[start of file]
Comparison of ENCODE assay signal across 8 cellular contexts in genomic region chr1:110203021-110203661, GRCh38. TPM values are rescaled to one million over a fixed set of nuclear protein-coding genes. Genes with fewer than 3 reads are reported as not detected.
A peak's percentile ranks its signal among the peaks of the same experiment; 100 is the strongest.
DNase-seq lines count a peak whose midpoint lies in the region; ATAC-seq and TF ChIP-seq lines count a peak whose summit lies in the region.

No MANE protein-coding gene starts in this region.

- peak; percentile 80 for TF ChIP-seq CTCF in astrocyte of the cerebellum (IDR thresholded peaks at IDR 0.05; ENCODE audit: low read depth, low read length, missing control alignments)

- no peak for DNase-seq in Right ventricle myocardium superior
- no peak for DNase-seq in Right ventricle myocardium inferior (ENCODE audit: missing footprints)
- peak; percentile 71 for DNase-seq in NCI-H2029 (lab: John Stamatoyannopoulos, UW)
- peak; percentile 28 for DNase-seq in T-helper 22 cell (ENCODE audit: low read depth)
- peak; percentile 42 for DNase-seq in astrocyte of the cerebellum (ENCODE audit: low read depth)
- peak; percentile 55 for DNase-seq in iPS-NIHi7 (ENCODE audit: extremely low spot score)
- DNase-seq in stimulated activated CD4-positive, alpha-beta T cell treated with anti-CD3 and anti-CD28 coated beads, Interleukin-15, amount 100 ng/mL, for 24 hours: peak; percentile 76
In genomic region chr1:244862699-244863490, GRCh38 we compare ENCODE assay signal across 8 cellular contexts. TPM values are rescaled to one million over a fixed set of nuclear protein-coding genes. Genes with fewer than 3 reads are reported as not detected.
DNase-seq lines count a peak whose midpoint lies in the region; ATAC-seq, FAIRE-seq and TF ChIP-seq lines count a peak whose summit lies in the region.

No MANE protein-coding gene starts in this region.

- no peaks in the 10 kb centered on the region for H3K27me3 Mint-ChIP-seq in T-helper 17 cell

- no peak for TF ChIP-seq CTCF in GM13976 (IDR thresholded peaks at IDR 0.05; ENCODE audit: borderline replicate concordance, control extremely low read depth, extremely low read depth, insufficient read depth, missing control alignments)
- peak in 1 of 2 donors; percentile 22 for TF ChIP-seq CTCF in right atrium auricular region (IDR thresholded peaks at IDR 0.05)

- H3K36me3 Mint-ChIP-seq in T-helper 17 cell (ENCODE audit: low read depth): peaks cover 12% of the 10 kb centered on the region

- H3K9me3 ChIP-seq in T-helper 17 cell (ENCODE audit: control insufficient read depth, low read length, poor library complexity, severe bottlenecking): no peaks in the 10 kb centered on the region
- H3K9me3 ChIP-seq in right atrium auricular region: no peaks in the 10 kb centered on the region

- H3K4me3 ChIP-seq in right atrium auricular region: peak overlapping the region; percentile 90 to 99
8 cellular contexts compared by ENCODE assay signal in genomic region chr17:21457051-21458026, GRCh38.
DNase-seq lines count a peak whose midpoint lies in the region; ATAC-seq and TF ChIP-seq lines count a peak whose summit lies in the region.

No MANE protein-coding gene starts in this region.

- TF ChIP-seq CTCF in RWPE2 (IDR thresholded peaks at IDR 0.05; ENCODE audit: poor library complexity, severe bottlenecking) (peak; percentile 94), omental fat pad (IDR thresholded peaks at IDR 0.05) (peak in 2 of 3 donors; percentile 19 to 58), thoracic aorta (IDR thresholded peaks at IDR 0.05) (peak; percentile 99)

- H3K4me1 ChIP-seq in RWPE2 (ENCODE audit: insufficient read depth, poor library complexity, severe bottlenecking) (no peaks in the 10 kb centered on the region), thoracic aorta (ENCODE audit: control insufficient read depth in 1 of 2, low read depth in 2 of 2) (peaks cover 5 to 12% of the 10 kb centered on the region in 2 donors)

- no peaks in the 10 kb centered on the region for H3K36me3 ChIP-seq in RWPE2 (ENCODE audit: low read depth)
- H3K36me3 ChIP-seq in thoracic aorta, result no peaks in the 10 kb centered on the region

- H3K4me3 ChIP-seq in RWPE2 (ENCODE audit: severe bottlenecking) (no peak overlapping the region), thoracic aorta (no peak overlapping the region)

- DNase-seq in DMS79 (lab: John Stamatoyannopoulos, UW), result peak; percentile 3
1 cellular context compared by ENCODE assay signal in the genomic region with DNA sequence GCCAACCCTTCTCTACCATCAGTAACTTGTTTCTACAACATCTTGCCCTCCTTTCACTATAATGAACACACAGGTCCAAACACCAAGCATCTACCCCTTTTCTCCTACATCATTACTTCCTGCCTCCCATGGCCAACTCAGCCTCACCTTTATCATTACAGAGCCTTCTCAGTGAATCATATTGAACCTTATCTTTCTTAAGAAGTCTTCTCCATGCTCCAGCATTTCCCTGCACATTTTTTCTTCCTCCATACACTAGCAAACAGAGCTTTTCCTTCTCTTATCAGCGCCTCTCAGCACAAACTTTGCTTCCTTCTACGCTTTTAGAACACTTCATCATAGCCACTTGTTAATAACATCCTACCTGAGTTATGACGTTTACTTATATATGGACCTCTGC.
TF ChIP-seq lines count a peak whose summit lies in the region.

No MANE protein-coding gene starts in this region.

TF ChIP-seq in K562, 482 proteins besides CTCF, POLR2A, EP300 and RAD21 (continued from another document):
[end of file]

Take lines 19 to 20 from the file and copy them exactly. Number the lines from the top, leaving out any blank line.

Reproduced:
- H3K36me3 Mint-ChIP-seq in T-helper 17 cell (ENCODE audit: low read depth): peaks cover 12% of the 10 kb centered on the region

- H3K9me3 ChIP-seq in T-helper 17 cell (ENCODE audit: control insufficient read depth, low read length, poor library complexity, severe bottlenecking): no peaks in the 10 kb centered on the region